Chinese School Has Just Begun My husband is Chinese, and he has told me you can often tell whether someone who is Chinese was raised in the U.S. or in China by the intensity of their facial expressions. He's not sure why, but he says that growing up in a Chinese culture there was much less focus on how people feel. (Example: we greet by saying, "H…

Feeling Trumps Technique

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I attended a violin workshop with the Irish fiddle player Martin Hayes a few evenings ago. Hayes is known for his lyrical and emotive playing. He has the ability to reveal unexpected beauty in the simplest Irish tunes, even those that are common to the point of cliché.

A lot of what Hayes said in the workshop amounted to:  Feeling Trumps Technique

Here are a few of the ideas I took with me. Most of these are things I have heard and understand well, but they are reinforced when a great musician repeats them. Interestingly, each of these ideas also applies to aikido practice, and therefore, I imagine, to other disciplines.

Taking the leap from playing technically well, to playing with your entire body and heart is a big one, and requires a lot of attention and effort. The result may seem very subtle, but it makes all the difference to the way the music affects the listener.In responding to questions about phrasing, slurs, bowing patterns in general, his advice was to sing the tune, and …

Precision

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I need to work on precision in my playing.

Here's what I was told:
"When you arpeggiate the chord or play just some of the notes instead of playing all the notes at once, it sounds like a crappy cocktail pianist and makes it obvious that you don't actually know what the voicing is."

(I'm sure the actual words were much more friendly, compassionate and gentle but I got that message.)

The fact is, I'm sloppy.

I'm sloppy in my playing (all instruments)I'm sloppy in my aikido techniqueI'm sloppy in my speech, both in my enunciation and the words I useI'm a sloppy knitter, cook and gardener, and probably a sloppy driver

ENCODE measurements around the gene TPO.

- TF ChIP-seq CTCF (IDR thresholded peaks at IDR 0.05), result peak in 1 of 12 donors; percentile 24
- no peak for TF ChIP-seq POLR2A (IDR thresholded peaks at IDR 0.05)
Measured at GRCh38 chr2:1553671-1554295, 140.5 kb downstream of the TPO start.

On the positive side, I'm reasonably accomplished in all these things. Except maybe knitting. So I'm pretty sure that once I shine the beacon of my attention on this issue, if I shine it with some consistency, I will start to see progress in all areas, not just one. 
Well, maybe not the knitting.

Practicing When You Can't Practice - II (Music)

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There are times when I can’t practice my instrument(s). So be it. I try not to beat myself up until I get back to my routine, but meanwhile, can I keep from standing still or going backward? It may seem like these are simple things, too simple to actually affect your playing - but they really can.

1. Listen
2. Get an Ear Worm
3. Sing
4. Visualize
Listen I often listen to music without thinking about it. If I make the effort to listen to music attentively, I find that it has great positive effects on my playing. I listen for things like phrasing, what types of scales are used, who is playing harmony, what is the intro and outro. Generally I find I’m focused on the things that I’m also working on in my own music.
Get an Ear Worm Most people think of an ear worm as a bad thing: a tune you absolutely can’t get out of your head. But I've found that when I am practicing a new tune, especially for a gig, one of the best ways to learn is to play a recording of the tune and let it hum through …

Is Kokikai Effective as Self-Defense? (Part II)

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In an earlier post I looked at some reasons why people commonly think that Aikido, specifically Kokikai Aikido, isn't effective as self-defense. Aikido isn't practiced in the way that most martial arts are, teaching strikes and counterstrikes. We choose a fairly small number of basic attack types (punches, grabs, strikes, kicks) and we learn defenses against them. We also learn to defend against more than one person simultaneously - this is very unusual in the martial arts, yet it is more common in a street situation. You Need to Practice For Years Before It's Effective...Right? Wrong. I teach 90-minute seminars that provide effective concepts that people can walk away with and practice their whole lives (hint: it's the four basic principles!)There are many, many stories of Kokikai students, even people with 6-8 weeks of experience, defending themselves against very real attacks. Those I know of include women being threatened or attacked, robbery attempts and kids bein…